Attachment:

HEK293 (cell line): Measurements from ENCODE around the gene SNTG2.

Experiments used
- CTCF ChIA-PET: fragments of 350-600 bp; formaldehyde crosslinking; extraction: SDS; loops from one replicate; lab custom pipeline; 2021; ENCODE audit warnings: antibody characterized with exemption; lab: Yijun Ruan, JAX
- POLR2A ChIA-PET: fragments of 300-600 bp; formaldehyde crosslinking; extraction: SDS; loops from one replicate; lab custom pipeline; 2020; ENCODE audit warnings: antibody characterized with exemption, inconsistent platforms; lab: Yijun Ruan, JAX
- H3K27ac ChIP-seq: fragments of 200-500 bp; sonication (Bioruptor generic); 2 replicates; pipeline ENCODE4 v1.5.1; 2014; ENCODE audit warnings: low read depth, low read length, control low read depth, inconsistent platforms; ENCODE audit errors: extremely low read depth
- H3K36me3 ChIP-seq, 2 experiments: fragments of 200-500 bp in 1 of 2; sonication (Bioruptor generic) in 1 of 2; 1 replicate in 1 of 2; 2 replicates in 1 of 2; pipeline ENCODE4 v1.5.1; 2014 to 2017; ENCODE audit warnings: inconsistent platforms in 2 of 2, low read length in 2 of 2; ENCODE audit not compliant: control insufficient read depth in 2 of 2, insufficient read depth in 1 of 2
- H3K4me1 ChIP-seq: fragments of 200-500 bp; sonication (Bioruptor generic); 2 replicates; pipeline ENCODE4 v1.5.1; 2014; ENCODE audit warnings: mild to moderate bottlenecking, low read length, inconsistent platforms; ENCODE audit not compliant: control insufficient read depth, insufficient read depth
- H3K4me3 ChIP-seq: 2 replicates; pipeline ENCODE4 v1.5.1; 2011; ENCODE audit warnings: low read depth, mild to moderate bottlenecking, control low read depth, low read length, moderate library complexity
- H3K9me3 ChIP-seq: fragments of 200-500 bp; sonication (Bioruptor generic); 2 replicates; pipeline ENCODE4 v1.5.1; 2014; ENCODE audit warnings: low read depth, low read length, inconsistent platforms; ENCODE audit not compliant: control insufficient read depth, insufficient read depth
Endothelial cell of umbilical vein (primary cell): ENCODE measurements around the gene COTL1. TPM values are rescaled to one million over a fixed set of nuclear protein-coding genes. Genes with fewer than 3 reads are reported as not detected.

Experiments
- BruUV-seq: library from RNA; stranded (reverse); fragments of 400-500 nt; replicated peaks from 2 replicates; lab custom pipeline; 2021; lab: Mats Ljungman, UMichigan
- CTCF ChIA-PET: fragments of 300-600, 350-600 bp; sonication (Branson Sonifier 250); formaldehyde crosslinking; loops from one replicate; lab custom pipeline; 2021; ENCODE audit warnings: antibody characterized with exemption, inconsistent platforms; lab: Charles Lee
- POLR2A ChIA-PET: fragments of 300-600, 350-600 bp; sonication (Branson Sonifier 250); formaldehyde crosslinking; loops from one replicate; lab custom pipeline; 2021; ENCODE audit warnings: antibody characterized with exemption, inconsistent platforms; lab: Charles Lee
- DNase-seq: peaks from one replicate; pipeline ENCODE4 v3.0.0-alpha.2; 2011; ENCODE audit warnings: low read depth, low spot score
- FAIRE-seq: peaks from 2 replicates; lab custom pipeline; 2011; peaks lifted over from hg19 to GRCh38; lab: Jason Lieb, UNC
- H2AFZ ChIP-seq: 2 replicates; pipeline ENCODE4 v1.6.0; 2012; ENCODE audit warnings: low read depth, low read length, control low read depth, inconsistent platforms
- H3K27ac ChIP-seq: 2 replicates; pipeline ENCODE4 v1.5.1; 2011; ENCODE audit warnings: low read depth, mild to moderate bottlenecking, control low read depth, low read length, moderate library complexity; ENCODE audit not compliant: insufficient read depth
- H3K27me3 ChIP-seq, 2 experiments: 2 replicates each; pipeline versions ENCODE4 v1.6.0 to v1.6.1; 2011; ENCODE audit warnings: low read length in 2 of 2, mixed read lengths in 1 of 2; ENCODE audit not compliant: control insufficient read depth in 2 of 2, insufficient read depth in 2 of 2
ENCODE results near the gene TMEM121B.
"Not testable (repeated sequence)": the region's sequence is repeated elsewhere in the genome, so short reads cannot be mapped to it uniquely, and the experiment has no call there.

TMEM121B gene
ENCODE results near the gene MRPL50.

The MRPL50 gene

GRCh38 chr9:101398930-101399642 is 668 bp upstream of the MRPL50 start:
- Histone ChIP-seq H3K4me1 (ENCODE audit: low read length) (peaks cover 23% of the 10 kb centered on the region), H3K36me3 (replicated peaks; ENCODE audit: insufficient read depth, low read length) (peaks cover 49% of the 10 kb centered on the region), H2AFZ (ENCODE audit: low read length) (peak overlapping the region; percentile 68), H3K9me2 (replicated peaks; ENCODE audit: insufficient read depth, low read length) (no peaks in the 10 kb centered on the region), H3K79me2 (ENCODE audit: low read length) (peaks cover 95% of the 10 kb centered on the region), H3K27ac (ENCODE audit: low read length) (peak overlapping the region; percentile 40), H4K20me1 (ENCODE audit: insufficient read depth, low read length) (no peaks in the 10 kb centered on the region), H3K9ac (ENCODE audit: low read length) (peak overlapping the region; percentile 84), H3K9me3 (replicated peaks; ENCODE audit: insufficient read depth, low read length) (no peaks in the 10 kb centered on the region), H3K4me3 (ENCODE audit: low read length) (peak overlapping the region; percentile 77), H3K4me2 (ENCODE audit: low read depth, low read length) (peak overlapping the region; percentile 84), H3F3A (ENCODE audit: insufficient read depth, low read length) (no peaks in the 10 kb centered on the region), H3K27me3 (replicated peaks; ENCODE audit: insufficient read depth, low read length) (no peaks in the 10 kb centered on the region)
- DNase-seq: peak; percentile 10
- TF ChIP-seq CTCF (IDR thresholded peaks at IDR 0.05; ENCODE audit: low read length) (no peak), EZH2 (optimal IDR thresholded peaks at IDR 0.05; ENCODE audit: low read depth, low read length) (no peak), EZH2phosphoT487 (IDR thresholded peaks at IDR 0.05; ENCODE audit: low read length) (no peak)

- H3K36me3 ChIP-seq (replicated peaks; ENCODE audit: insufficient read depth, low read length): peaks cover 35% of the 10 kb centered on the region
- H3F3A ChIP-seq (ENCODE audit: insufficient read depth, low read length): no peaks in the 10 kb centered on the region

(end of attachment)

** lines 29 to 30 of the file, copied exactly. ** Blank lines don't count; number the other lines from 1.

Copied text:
- H3K36me3 ChIP-seq (replicated peaks; ENCODE audit: insufficient read depth, low read length): peaks cover 35% of the 10 kb centered on the region
- H3F3A ChIP-seq (ENCODE audit: insufficient read depth, low read length): no peaks in the 10 kb centered on the region